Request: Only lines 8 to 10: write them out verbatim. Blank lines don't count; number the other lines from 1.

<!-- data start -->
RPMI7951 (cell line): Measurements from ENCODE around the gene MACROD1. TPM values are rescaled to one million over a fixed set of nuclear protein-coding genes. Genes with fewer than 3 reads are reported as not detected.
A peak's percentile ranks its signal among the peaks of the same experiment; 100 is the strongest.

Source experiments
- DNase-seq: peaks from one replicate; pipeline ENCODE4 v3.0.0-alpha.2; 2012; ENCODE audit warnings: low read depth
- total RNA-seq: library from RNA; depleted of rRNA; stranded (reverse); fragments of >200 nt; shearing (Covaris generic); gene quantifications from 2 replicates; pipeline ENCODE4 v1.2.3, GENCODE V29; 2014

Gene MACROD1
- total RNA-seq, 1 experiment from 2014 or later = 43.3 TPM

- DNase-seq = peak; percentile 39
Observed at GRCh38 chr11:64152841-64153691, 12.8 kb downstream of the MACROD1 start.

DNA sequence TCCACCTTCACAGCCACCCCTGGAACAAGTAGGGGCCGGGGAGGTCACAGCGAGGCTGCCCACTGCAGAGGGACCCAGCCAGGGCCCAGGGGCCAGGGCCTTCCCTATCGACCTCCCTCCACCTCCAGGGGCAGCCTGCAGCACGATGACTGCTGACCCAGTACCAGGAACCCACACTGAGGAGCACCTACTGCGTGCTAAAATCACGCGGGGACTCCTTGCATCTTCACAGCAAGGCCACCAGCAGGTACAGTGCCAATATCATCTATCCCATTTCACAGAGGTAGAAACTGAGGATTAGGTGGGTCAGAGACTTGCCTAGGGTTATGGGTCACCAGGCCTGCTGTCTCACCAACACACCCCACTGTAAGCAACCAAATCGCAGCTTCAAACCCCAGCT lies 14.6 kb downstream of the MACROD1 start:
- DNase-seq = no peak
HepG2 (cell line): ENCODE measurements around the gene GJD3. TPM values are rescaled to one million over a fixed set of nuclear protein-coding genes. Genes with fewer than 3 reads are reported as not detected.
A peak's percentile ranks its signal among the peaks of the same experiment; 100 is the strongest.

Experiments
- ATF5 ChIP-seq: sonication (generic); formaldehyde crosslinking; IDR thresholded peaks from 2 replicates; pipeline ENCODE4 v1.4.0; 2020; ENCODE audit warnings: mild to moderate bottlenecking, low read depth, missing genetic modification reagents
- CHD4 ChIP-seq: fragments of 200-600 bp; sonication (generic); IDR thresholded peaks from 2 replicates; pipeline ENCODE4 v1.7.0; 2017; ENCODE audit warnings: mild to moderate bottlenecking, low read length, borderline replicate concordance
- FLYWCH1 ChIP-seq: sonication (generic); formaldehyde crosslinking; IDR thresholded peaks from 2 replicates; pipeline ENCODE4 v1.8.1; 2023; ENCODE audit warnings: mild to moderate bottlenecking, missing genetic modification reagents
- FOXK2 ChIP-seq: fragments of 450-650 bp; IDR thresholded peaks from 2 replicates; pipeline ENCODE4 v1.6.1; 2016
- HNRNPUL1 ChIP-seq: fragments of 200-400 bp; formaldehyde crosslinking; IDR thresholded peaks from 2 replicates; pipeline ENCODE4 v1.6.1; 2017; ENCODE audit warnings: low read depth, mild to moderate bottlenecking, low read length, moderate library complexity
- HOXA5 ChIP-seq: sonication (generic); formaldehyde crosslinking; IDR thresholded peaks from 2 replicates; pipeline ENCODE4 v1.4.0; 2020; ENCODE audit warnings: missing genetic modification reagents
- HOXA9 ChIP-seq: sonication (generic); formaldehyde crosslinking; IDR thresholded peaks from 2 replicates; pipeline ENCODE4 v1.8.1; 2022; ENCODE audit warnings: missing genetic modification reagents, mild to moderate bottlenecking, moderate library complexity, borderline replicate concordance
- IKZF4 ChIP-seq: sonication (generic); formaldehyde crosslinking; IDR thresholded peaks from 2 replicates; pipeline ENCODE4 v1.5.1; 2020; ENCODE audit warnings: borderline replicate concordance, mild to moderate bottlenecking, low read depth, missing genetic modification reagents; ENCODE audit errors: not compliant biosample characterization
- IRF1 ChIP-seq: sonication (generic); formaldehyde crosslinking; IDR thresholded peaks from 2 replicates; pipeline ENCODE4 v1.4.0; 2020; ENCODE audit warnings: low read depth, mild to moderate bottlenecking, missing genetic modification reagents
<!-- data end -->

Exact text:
- DNase-seq = peak; percentile 39
Observed at GRCh38 chr11:64152841-64153691, 12.8 kb downstream of the MACROD1 start.

DNA sequence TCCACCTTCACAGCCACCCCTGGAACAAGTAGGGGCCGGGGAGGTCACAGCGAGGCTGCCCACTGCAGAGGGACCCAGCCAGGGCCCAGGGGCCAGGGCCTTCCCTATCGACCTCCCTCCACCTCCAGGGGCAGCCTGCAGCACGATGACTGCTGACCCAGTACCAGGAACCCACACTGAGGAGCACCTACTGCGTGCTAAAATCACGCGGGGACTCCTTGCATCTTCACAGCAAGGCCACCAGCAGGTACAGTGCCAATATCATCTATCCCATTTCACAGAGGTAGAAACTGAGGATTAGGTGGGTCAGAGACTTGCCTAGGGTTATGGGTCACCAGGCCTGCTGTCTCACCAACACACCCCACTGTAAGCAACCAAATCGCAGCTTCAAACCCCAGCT lies 14.6 kb downstream of the MACROD1 start: